Urbanisation is key to promoting sustainable economic growth in sub-Saharan Africa (SSA). A growing body of economic literature has reached a consensus that urban wages are consistently higher than rural wages in a phenomenon known as the “urban wage premium”. However, evidence is much more scarce on an urban wage premium for developing countries and for Africa in particular.
Rwanda's population is still predominantly rural, but the country is urbanising very quickly. Kigali accounts for 76% of the urban population and is the only large city in the country, attracting a large proportion of rural-urban migration. Even given Kigali's dominance, it is the Government of Rwanda's objective to develop secondary cities into thriving economic hubs.
In this project, we find evidence on whether urbanisation has increased worker productivity so far in Rwanda. Our findings have implications for how, and where, Rwanda seeks to harness urbanisation to drive growth especially through urban investments.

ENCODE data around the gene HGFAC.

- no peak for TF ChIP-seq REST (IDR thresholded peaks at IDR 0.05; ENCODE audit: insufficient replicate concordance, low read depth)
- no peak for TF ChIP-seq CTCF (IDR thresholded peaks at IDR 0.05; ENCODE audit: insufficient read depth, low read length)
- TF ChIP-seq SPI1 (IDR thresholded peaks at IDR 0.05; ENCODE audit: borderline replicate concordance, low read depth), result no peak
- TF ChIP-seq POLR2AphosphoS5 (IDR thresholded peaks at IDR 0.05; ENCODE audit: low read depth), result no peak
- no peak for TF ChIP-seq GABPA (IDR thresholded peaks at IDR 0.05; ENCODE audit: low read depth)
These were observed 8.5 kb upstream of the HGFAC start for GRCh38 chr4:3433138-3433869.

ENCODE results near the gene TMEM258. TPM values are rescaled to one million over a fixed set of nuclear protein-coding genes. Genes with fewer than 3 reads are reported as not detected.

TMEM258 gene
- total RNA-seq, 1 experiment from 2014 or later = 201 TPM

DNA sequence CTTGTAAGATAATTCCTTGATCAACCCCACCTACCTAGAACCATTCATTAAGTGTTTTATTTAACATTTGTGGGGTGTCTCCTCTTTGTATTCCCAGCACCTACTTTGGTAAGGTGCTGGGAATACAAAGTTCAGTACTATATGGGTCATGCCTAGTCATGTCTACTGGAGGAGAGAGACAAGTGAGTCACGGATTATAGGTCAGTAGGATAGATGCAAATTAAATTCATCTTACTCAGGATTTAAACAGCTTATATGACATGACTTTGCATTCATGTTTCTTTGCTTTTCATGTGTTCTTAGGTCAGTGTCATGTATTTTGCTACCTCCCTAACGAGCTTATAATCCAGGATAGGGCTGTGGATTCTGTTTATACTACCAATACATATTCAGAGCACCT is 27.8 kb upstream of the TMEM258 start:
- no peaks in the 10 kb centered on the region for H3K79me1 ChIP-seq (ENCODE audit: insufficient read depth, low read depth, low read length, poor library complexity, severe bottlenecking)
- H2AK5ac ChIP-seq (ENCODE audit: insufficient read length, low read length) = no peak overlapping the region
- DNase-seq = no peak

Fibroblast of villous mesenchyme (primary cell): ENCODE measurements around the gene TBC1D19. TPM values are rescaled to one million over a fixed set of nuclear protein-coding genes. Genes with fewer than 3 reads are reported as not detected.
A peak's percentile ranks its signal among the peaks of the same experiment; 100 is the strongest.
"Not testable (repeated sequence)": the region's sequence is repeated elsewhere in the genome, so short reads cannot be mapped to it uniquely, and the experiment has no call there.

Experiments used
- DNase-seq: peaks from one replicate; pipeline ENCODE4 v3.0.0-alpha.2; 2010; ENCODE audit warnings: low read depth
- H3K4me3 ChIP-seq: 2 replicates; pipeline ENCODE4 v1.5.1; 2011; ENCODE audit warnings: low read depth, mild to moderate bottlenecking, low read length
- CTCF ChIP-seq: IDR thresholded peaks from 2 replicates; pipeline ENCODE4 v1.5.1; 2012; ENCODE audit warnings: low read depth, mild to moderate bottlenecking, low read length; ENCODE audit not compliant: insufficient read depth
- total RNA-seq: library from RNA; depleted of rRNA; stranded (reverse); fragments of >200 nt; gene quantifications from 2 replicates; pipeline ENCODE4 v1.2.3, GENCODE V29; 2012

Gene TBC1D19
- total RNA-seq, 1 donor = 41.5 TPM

We attempt to answer these questions for Rwanda by exploiting high-quality data from three waves of the Integrated Household Living Conditions Survey (EICV), covering the period 2011-2018, to assess the extent to which workers in cities enjoy a nominal wage and consumption premium. The richness of the data also allows us to investigate how long the urbanisation premium takes to materialise after migration from rural areas, as "learning in cities" has been shown to be an important urban premium channel in industrialised countries.